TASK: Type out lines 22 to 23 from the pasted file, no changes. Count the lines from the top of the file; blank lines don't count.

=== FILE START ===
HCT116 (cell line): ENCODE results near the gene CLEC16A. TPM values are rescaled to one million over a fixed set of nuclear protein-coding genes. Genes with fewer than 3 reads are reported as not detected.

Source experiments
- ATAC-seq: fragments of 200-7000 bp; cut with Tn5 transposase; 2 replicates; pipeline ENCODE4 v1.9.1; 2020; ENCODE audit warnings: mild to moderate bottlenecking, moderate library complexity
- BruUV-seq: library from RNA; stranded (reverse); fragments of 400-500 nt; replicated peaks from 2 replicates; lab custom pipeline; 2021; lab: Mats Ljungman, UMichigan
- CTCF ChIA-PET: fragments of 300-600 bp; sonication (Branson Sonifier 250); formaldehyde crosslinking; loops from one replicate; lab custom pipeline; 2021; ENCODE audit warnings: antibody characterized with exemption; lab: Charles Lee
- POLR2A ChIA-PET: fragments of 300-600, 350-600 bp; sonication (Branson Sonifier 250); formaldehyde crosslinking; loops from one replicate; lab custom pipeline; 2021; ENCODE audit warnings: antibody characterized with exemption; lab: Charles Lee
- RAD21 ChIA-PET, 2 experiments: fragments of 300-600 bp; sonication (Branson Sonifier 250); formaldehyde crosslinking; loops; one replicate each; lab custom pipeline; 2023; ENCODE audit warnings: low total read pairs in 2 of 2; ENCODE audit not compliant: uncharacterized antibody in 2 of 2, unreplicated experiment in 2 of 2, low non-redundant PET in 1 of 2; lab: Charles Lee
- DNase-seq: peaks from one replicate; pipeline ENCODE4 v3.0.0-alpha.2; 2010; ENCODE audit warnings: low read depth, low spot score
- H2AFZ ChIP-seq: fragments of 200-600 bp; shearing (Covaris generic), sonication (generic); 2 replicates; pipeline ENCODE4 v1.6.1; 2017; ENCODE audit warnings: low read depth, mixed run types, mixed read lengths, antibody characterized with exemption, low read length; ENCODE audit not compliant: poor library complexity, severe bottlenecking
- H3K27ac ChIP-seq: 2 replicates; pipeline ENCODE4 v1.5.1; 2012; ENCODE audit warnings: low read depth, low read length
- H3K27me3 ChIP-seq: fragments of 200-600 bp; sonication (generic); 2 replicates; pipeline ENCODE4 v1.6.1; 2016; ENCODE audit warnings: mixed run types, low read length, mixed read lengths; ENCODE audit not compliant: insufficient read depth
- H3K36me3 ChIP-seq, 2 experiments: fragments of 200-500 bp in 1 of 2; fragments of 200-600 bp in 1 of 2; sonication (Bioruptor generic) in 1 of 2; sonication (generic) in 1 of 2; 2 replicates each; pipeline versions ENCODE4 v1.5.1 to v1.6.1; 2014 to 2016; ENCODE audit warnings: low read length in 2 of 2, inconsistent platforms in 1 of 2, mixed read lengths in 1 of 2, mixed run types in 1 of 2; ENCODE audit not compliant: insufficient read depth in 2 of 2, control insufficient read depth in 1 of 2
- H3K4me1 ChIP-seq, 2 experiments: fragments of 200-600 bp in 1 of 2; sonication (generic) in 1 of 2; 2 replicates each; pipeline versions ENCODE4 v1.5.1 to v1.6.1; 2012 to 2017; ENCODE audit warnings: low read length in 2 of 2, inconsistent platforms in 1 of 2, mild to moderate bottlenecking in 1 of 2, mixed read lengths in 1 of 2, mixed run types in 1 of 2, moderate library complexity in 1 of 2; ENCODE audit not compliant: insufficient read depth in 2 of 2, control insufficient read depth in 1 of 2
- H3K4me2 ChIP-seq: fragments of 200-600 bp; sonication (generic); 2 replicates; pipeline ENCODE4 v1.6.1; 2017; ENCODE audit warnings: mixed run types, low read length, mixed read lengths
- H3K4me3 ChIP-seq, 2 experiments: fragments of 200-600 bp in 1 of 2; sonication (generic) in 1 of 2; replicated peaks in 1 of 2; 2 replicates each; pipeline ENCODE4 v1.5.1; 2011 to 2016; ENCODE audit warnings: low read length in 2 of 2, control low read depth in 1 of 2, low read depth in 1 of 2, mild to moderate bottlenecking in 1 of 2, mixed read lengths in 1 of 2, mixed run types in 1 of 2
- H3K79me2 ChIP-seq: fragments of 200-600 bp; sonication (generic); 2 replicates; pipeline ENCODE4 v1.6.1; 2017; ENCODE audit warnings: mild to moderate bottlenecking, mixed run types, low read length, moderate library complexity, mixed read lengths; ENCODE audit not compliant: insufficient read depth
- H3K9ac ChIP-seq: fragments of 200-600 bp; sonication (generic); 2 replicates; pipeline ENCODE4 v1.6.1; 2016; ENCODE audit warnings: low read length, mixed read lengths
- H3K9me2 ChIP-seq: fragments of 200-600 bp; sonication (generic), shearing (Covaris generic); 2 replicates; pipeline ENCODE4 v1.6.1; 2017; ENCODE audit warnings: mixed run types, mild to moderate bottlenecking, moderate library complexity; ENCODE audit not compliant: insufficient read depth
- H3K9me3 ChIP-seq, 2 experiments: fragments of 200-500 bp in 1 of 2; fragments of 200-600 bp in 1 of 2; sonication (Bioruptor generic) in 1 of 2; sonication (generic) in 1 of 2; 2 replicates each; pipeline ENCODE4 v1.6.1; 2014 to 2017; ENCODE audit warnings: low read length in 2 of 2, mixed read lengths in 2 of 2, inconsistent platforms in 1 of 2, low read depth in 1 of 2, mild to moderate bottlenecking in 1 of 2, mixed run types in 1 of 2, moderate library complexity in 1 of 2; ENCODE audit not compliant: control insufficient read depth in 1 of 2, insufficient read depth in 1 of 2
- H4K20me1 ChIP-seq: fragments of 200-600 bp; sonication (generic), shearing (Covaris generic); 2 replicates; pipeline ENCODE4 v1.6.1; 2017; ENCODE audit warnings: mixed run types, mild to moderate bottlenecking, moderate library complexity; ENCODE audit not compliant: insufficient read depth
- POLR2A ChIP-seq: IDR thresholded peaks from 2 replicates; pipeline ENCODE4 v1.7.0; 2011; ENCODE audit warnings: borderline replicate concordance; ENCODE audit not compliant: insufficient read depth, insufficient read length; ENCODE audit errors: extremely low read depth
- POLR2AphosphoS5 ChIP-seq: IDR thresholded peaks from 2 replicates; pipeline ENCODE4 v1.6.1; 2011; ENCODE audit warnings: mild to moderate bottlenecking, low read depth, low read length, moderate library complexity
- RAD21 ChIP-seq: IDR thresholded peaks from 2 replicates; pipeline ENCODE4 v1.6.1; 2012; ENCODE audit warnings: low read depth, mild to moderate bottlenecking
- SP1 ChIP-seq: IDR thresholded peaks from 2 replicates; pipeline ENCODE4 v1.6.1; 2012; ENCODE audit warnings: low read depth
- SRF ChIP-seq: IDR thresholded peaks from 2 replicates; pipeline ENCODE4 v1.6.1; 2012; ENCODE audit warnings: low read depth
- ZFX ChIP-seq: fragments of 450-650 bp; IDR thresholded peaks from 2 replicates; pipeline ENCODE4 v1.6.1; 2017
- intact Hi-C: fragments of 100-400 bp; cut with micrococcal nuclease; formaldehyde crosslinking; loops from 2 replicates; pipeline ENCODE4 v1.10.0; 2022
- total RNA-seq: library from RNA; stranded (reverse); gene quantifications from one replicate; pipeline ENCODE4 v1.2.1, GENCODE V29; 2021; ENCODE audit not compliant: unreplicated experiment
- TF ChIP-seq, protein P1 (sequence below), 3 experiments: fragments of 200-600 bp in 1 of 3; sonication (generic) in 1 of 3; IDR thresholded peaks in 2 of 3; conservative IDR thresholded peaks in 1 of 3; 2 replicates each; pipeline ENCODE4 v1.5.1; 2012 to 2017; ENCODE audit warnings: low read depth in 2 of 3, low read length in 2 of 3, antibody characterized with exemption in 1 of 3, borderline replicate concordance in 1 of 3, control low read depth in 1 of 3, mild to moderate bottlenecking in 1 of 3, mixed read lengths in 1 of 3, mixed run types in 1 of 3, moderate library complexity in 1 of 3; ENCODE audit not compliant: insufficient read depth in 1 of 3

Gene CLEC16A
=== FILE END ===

- POLR2AphosphoS5 ChIP-seq: IDR thresholded peaks from 2 replicates; pipeline ENCODE4 v1.6.1; 2011; ENCODE audit warnings: mild to moderate bottlenecking, low read depth, low read length, moderate library complexity
- RAD21 ChIP-seq: IDR thresholded peaks from 2 replicates; pipeline ENCODE4 v1.6.1; 2012; ENCODE audit warnings: low read depth, mild to moderate bottlenecking